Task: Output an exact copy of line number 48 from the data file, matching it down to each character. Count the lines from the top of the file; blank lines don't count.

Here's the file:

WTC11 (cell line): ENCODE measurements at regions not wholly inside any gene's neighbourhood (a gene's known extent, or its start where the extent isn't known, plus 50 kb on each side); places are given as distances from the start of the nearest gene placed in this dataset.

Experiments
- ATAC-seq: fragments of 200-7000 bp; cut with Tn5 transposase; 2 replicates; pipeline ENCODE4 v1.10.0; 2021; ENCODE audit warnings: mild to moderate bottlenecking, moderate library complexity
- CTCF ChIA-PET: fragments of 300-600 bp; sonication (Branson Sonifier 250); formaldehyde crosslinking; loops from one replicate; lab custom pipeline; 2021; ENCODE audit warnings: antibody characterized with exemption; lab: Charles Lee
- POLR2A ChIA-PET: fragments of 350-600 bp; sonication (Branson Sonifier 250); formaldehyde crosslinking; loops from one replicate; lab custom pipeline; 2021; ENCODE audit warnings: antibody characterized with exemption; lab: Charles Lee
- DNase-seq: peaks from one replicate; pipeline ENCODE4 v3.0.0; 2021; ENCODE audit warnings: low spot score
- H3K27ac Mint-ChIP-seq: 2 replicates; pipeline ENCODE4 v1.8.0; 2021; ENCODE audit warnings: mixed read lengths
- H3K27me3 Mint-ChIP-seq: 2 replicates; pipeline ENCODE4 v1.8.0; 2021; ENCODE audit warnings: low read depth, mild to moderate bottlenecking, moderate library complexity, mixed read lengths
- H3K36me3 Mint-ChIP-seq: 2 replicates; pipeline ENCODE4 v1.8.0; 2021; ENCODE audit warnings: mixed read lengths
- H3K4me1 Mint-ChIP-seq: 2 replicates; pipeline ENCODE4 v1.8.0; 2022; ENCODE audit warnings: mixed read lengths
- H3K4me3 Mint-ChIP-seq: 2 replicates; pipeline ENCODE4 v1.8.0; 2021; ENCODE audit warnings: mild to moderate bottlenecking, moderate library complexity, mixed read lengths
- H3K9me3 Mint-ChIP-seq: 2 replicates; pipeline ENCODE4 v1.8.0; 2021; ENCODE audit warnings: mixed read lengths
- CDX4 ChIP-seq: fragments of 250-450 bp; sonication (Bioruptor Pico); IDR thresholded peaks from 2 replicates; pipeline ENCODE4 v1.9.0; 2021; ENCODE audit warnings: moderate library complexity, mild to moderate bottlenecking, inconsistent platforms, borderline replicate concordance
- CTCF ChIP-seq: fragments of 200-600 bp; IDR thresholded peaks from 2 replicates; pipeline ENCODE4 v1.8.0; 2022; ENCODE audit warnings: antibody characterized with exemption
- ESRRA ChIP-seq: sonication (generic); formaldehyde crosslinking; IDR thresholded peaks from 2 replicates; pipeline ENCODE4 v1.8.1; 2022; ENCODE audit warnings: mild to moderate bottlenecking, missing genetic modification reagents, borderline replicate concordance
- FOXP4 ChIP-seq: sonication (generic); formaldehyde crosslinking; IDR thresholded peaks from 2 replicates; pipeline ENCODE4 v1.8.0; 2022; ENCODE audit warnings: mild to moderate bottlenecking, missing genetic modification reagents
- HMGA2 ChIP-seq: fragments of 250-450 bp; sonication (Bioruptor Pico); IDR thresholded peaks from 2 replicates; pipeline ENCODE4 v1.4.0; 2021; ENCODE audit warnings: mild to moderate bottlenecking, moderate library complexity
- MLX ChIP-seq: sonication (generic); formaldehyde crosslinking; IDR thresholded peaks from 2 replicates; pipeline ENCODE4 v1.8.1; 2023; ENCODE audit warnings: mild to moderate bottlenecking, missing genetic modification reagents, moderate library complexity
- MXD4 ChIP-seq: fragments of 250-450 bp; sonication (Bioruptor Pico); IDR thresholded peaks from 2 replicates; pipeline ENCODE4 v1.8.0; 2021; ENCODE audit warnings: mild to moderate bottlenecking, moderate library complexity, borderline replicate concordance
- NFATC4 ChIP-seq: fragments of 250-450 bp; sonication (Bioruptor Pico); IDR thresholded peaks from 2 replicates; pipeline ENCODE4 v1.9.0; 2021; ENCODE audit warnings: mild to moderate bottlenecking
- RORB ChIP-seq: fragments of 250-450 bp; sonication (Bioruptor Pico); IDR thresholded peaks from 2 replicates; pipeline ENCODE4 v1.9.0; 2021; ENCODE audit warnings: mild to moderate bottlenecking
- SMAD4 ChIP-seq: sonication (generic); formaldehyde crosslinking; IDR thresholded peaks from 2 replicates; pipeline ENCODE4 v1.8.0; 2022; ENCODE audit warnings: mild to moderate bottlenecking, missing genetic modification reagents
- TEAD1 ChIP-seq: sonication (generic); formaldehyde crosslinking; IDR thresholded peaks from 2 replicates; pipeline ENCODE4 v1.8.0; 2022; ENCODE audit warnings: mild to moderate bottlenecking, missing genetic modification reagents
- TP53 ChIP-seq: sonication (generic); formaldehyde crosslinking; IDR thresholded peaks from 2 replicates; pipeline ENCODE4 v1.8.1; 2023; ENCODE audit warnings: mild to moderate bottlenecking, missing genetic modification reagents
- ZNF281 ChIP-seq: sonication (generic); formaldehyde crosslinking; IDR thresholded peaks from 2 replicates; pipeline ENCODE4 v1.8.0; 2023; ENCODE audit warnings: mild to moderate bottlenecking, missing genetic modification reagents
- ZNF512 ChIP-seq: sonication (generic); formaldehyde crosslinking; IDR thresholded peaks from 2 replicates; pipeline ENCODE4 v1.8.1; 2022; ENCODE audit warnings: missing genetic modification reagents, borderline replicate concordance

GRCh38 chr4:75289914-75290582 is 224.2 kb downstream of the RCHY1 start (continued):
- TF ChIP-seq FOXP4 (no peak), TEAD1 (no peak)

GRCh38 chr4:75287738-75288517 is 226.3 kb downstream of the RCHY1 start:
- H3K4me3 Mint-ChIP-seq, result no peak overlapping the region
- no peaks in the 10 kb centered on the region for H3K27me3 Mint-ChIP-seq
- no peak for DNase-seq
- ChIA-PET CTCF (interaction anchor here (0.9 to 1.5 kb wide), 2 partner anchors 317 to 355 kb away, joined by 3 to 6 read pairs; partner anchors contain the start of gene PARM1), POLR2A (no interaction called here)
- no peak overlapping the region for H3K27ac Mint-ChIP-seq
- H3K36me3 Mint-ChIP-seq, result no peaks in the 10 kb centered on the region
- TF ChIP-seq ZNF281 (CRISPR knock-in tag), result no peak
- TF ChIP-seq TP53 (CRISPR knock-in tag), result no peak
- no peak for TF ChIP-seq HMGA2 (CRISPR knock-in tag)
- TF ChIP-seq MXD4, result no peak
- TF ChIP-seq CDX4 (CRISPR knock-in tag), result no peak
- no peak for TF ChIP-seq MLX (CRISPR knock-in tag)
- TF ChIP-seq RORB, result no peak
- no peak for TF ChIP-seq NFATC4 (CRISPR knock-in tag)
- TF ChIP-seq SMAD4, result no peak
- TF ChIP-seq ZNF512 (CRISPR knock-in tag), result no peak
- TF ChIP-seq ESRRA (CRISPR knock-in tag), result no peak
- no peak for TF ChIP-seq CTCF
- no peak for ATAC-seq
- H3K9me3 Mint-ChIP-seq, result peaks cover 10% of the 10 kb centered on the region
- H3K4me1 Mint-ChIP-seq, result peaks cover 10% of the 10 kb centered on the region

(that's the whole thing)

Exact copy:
- no peak for ATAC-seq